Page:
Comcast has agreed to pay $700,000 in refunds "and cancel debts for more than 20,000 Massachusetts customers" to settle allegations that it used deceptive advertising to promote long-term cable contracts, Massachusetts Attorney General Maura Healey announced yesterday. "Comcast stuck too many Massachusetts customers with lengthy, expensive contracts that left many in debt and others with damaged credit," Healey said.
The Massachusetts AG alleged that Comcast violated state consumer protection laws by "fail[ing] to adequately disclose the actual monthly price and terms of its long-term contracts for cable services, including failing to disclose to customers that the company could increase the price of certain monthly fees at any point during the long-term contracts."
Comcast advertised a $99 lock-in rate "but did not adequately disclose equipment costs and mandatory monthly fees" that would add to monthly bills, and "failed to adequately disclose that the fees could increase while the customer was locked into the long-term contract," the AG investigation found.
As a result, customers entered long-term contracts that they could not afford; the inadequately disclosed fees typically raised customers' bills by 40 percent over the advertised price, the AG said.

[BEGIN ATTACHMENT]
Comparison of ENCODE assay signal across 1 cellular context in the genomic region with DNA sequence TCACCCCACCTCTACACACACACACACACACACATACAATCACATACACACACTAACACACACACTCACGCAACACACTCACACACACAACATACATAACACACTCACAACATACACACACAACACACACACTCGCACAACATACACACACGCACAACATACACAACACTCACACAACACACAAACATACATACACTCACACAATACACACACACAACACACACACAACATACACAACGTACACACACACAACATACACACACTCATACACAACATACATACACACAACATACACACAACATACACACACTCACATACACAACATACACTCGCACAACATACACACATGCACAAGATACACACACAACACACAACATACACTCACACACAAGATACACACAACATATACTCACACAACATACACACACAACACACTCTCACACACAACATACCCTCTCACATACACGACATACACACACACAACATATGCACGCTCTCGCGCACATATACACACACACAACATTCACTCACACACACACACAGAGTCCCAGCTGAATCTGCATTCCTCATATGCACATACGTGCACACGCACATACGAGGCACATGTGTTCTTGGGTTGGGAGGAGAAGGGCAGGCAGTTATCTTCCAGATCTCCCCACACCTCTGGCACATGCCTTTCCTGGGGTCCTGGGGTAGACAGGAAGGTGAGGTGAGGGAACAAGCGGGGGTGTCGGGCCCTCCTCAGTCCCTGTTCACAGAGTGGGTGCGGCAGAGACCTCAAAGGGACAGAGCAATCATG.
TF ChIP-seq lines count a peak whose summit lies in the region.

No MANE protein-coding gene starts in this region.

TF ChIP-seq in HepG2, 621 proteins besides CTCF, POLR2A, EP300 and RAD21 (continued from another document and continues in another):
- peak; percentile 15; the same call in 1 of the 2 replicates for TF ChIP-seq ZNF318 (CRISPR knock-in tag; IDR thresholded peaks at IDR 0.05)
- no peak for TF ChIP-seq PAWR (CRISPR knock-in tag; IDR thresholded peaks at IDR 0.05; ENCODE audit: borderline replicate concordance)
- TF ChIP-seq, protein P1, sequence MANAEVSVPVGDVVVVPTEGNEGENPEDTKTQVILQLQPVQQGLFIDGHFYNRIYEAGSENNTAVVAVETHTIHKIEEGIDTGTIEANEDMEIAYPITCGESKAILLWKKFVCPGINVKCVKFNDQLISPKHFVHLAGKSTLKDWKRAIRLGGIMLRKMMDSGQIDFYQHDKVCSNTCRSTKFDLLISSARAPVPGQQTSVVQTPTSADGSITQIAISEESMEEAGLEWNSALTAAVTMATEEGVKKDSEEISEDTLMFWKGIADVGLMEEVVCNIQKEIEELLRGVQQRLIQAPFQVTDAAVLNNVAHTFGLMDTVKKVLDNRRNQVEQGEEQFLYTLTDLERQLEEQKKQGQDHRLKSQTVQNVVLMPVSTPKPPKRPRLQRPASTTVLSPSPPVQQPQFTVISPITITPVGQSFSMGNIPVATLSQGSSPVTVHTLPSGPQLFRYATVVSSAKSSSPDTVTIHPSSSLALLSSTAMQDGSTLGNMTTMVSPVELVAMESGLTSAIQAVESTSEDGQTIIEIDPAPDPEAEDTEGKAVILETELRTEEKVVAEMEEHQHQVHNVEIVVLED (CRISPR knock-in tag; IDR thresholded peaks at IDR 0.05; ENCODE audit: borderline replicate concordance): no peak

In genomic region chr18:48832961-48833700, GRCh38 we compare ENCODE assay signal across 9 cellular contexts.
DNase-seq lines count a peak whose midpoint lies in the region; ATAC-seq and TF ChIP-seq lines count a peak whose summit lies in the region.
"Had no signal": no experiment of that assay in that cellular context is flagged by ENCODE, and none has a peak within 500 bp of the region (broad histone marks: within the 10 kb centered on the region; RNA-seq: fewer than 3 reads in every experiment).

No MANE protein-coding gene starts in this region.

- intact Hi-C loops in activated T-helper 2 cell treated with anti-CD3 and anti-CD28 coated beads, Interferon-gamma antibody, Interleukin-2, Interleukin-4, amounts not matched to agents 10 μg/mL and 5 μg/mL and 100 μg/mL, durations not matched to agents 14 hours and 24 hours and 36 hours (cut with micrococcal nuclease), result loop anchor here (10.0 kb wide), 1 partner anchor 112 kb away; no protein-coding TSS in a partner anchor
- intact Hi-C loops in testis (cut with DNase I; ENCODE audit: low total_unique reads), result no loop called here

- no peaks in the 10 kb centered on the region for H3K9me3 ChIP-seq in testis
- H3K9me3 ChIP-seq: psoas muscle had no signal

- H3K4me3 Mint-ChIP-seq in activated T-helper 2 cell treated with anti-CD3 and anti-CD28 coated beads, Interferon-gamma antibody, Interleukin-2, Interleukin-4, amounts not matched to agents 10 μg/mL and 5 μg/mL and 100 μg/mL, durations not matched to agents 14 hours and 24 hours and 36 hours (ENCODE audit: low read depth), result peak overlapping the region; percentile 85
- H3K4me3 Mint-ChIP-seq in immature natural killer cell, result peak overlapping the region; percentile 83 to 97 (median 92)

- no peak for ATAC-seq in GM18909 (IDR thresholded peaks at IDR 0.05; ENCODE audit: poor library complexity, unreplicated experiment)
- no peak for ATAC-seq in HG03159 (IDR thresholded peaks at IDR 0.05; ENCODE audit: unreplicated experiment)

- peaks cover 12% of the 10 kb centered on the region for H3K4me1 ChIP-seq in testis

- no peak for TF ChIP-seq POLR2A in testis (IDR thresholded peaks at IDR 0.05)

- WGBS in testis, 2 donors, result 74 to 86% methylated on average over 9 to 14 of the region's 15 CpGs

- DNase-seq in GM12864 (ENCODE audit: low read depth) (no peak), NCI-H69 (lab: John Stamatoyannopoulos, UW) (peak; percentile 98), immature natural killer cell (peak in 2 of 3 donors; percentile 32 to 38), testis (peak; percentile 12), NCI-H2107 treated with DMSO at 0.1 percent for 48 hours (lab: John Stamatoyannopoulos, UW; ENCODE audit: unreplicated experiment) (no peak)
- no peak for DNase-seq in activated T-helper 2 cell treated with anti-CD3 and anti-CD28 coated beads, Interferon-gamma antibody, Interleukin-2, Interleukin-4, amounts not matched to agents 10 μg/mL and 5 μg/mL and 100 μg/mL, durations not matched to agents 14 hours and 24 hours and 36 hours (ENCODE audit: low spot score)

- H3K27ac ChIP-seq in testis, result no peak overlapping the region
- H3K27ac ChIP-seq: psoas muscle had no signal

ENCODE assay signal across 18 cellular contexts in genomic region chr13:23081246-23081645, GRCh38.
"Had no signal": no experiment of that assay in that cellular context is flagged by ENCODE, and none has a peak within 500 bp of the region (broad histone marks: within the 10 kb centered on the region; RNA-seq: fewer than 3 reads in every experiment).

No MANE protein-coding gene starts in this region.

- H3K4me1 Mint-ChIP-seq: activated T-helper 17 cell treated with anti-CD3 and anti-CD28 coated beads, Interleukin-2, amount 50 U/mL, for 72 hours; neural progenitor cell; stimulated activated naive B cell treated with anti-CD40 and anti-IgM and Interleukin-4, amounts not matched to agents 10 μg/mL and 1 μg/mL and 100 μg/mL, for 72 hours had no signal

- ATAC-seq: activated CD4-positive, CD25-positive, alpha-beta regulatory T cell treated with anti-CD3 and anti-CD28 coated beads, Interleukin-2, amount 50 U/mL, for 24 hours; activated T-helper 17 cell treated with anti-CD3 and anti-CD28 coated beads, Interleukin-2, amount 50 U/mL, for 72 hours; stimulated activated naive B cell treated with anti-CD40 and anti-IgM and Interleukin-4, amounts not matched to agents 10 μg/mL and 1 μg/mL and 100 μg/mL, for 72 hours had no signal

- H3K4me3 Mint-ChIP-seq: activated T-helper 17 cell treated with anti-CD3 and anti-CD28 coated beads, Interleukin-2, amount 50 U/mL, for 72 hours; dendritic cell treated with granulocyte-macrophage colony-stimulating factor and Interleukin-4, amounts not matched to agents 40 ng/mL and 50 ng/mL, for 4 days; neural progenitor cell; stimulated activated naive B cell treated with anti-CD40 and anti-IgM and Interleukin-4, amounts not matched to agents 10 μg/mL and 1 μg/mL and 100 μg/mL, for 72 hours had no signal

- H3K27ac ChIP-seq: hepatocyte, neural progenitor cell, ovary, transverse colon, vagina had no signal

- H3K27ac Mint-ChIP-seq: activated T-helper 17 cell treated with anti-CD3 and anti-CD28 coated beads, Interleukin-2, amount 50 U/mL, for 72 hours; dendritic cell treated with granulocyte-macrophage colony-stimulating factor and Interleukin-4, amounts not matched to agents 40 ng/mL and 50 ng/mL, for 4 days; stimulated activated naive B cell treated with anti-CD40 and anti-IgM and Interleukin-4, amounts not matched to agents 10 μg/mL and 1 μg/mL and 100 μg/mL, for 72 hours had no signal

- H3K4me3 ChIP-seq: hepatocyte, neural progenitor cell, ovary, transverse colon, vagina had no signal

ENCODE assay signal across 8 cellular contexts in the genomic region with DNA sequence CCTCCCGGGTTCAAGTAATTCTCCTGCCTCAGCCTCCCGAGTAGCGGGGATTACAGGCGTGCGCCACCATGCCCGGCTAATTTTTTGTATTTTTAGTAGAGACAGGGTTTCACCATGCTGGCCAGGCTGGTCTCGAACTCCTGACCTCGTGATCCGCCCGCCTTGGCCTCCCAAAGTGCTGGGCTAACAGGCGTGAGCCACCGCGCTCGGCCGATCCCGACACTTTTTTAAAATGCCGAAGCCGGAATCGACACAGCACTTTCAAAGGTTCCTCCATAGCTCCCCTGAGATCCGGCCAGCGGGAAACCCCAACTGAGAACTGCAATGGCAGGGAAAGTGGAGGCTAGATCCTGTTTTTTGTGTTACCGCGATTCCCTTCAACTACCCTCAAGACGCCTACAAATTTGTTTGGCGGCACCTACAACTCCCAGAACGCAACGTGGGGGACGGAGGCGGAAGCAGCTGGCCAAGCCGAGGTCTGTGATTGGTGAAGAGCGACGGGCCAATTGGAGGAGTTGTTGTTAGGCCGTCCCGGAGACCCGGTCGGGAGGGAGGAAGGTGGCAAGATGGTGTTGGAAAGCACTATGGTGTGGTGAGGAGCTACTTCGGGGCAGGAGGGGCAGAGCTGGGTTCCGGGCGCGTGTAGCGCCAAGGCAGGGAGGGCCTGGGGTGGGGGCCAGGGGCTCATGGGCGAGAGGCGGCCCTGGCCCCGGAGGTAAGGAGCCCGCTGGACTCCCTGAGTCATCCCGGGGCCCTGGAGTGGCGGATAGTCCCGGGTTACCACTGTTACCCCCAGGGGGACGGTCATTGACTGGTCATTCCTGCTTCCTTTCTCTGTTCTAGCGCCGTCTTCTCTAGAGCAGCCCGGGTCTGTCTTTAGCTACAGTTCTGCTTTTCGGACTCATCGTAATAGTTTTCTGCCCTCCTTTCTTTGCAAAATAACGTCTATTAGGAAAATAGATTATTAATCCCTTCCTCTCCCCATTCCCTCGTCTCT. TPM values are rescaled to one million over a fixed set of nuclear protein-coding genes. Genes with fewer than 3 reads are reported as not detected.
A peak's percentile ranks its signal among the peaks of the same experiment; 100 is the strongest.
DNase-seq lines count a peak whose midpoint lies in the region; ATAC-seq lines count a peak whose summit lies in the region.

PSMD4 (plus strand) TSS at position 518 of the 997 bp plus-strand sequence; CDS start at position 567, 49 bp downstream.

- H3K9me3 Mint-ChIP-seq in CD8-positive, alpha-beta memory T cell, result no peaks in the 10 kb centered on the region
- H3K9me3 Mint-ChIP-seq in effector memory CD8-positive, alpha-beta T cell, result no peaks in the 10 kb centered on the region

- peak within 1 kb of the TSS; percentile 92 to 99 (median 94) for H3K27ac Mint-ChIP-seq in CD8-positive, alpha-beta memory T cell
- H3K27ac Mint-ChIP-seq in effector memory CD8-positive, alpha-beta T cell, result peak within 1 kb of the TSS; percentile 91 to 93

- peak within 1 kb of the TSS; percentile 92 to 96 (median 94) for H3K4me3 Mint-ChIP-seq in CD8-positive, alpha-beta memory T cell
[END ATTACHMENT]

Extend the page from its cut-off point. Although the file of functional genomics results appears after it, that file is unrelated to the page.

"These customers were required to pay early termination fees of up to $240 to cancel long-term contracts, even when they downgraded Comcast services to a more affordable monthly package," the announcement said.
Comcast settled the case despite saying that it disagreed with the allegations. Comcast said in a statement to Ars:
Today's settlement with the Massachusetts Attorney General's Office reflects our ongoing effort to improve the customer experience. While we disagree with the allegations in the [settlement]—which relate to years-old advertisements and do not reflect Comcast's current policies and practices—we are committed to partnering with Attorney General Healey and others who share our commitment to improving the experience of our customers in all respects.
Comcast must improve disclosures
Comcast agreed to provide refunds to all Massachusetts customers "who paid early termination fees after downgrading their service or being involuntarily disconnected by Comcast between January 2015 and March 2016," the AG's announcement said. Comcast will also forgive outstanding debts for unpaid early termination fees and related late fees.
Finally, the settlement requires Comcast to improve the disclosures it makes to customers before they sign long-term contracts. "Comcast must disclose the existence of additional fees in all advertisements, and train sales representatives to disclose true monthly service prices to customers before they enter long-term contracts," the AG's office said.
Companies are required to give customers "clear information about the products and services they buy," Healey said. "This settlement should encourage the entire cable and telecommunications industry to take a close look at their advertisements and make sure customers are getting a fair offer."